Ask just about any rock drummer who their influences are and chances are Rush’s Neil Peart will be high on the list. With his technically demanding, precise, and deeply complex rhythmic style, few rock drummers scaled the heights that Peart did both on record and on-stage as part of the renowned Canadian prog rock trio Rush. Unlike many of his peers, Peart wrote a lot of his parts and solos, making him as much a musical architect as a drummer. In addition to being one of music’s great drummers, Peart was also Rush’s primary lyricist (and an author), whose topics included everything from demon and wizard imagery to political and social topics, the responsibilities of free individuals, culture, and philosophy. Though he never recorded a proper solo album, he did deliver several instructional drumming videos and contributed to the compilation Burning for Buddy: A Tribute to the Music of Buddy Rich. Peart retired after Rush’s 40th Anniversary Tour in 2015, ending the band in effect. He passed away in 2020 after a long battle with brain cancer.
The Aristipposian Poet
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Born in Canada on September 12, 1952, Peart began learning the drums at the age of 13 and by the late ’60s/early ’70s, he’d immersed himself in the challenging sounds of such rock drummers as the Who’s Keith Moon, ELP’s Carl Palmer, Yes’ Bill Bruford, and legendary big-band drummer Buddy Rich. After a brief stint living in England (where he discovered the writings of Ayn Rand), Peart returned to Canada in the early ’70s and found out that the up-and-coming band Rush, who had just wrapped up touring behind their debut album, was looking for a new drummer. Peart was granted a tryout and immediately asked to join, as the trio (which also included singer/bassist Geddy Lee and guitarist Alex Lifeson) sought to expand on their musical direction, which then consisted of extended blues jams in the manner of Led Zeppelin and Cream.
Peart’s entrance into the band signaled that Rush would focus on more challenging material, and the drummer also took over the reins as the group’s lyricist. While it would take a few releases for Rush’s new musical direction to gel (1974’s Fly by Night and 1975’s Caress of Steel), the band hit paydirt with the 1976 concept album 2112. The record told the story of a young man’s fight against a future world where rock music is outlawed, with Peart applying Ayn Rand’s writing style and philosophies to the plot’s story line. Rush’s commercial success continued as the band scored more heavy metal-tinged prog rock classics like 1977’s A Farewell to Kings, 1978’s Hemispheres, 1980’s Permanent Waves, and Rush’s finest hour, 1981’s Moving Pictures. The group continued to rack up hit albums and sold-out arena tours (with all three members consistently winning magazine polls for being the best at their respective instrument), and Peart’s influence on rock drummers had become immense, as evidenced by the styles of Dream Theater’s Mike Portnoy, King’s X’s Jerry Gaskill, and Primus’ Tim “Herb” Alexander.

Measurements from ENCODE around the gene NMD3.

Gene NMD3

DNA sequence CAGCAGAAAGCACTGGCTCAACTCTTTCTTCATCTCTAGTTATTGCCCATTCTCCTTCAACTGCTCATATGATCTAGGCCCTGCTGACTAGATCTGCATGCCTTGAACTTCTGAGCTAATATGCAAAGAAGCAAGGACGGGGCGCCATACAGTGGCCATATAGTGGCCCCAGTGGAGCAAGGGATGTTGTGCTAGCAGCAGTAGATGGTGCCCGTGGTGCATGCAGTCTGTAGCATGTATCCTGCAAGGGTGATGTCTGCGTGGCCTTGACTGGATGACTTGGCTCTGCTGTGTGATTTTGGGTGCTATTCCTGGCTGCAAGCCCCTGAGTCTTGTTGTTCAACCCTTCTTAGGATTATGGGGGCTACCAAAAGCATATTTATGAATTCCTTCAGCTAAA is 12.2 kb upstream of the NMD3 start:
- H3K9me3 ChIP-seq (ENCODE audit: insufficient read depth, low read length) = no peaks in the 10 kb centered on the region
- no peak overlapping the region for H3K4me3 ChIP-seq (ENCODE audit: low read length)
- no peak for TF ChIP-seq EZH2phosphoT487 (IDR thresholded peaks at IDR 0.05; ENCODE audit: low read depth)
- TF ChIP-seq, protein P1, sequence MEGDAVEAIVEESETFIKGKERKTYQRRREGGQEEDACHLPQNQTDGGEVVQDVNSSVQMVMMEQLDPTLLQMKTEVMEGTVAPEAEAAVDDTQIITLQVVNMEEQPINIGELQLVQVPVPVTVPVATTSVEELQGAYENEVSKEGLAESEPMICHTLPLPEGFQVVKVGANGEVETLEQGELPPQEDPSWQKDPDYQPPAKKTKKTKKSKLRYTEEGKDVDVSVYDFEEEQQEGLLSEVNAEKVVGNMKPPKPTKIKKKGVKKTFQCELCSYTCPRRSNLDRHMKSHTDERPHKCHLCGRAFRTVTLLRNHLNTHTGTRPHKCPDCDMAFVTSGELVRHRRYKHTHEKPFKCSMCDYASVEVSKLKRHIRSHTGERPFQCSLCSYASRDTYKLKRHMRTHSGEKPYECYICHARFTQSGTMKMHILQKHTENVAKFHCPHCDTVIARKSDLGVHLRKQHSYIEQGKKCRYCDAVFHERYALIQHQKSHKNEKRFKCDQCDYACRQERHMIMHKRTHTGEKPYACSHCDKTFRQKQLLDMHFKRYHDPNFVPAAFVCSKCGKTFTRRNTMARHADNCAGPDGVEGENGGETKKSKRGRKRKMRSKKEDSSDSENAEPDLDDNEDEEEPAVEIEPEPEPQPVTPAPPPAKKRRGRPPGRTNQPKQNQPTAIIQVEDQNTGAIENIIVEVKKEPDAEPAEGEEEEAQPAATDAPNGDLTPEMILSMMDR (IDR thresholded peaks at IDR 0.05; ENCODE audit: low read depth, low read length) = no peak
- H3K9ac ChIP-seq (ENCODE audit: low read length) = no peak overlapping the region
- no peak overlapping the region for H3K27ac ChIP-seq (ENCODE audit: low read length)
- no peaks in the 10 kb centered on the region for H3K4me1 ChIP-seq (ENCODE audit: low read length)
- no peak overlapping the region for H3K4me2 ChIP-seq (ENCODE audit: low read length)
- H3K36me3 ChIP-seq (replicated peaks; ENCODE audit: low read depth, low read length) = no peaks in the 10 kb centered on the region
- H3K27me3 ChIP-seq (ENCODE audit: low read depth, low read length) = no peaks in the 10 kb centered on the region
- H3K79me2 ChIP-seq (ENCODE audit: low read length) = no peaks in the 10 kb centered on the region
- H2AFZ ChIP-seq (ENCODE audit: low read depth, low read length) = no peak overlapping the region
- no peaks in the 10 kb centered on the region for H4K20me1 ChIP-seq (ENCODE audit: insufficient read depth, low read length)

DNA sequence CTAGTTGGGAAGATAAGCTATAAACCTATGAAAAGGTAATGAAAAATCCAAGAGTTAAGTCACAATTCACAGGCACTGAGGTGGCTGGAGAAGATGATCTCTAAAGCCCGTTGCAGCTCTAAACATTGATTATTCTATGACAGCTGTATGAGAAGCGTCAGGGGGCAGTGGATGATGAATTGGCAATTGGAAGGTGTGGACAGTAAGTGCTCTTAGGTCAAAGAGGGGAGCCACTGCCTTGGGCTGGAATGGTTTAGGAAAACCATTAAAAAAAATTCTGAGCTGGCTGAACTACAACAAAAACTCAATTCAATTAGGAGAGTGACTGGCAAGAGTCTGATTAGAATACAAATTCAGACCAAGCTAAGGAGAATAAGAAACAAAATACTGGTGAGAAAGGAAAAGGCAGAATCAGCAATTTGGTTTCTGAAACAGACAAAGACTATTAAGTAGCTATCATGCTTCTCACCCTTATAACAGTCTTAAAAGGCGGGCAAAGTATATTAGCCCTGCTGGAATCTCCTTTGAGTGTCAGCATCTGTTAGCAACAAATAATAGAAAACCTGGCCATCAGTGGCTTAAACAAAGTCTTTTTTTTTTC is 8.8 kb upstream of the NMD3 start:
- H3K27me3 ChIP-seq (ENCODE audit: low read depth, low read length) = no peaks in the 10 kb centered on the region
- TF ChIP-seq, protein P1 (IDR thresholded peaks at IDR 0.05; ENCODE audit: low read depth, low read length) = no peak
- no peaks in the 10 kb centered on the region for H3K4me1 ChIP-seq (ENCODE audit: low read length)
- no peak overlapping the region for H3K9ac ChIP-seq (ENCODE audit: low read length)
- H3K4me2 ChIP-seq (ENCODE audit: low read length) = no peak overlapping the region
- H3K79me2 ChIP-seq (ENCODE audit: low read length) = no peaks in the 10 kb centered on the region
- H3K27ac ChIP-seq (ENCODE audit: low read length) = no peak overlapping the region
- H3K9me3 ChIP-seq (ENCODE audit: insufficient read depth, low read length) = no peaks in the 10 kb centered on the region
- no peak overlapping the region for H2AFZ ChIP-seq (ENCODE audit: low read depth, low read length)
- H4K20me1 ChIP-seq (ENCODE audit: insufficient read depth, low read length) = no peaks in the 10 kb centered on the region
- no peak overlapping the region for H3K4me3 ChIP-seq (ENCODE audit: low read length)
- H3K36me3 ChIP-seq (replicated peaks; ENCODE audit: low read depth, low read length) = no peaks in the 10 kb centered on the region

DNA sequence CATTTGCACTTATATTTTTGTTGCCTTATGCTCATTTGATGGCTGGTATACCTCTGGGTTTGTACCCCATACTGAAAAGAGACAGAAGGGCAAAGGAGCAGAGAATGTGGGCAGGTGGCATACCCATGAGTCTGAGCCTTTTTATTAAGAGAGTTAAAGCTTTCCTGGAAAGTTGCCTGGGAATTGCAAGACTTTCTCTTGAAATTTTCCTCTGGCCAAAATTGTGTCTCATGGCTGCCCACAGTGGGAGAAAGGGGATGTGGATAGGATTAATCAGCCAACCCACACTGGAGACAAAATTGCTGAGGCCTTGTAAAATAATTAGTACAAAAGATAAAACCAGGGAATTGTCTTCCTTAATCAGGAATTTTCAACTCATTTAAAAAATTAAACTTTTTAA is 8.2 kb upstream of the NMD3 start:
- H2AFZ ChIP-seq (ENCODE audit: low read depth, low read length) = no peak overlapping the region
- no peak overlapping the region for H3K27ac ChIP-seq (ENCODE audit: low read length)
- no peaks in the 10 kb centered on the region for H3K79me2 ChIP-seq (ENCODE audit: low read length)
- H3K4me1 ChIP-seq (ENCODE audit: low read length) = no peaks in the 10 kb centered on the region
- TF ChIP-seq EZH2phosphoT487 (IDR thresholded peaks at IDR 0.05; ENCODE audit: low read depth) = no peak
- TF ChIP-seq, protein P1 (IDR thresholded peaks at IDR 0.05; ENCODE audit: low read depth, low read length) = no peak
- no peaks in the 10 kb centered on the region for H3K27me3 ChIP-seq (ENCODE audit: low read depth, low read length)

In addition to his Rush duties, Peart found time to become a writer himself, penning the books Radiance Over the Rockies and The Masked Rider, traveling the world and sight-seeing between tours (Peart was an avid bicyclist), as well as organizing a Buddy Rich tribute concert in the early ’90s. The future of Rush was thrust into doubt by the late ’90s, however, when Peart was dealt two devastating blows in his personal life: the tragic deaths of both his teenaged daughter and his wife a year apart from one another. But by the dawn of the 21st century, it appeared that Peart was back on his feet. He’d remarried and rejoined his longtime Rush mates in preparing their first new studio recording since 1996’s Test for Echo, 2002’s Vapor Trails.
Two more studio albums would appear — 2007’s Snakes & Arrows and 2012’s Clockwork Angels — as well as a half-dozen live discs before Alex Lifeson would announce in a January 2018 interview, “We have no plans to tour or record any more. We’re basically done. After 41 years, we felt it was enough.” If anyone doubted that Rush were a thing of the past, they didn’t any longer when it was announced on January 7, 2020, that Neil Peart had died after spending three-and-a-half years struggling with brain cancer.
By Greg Prato / Source: all music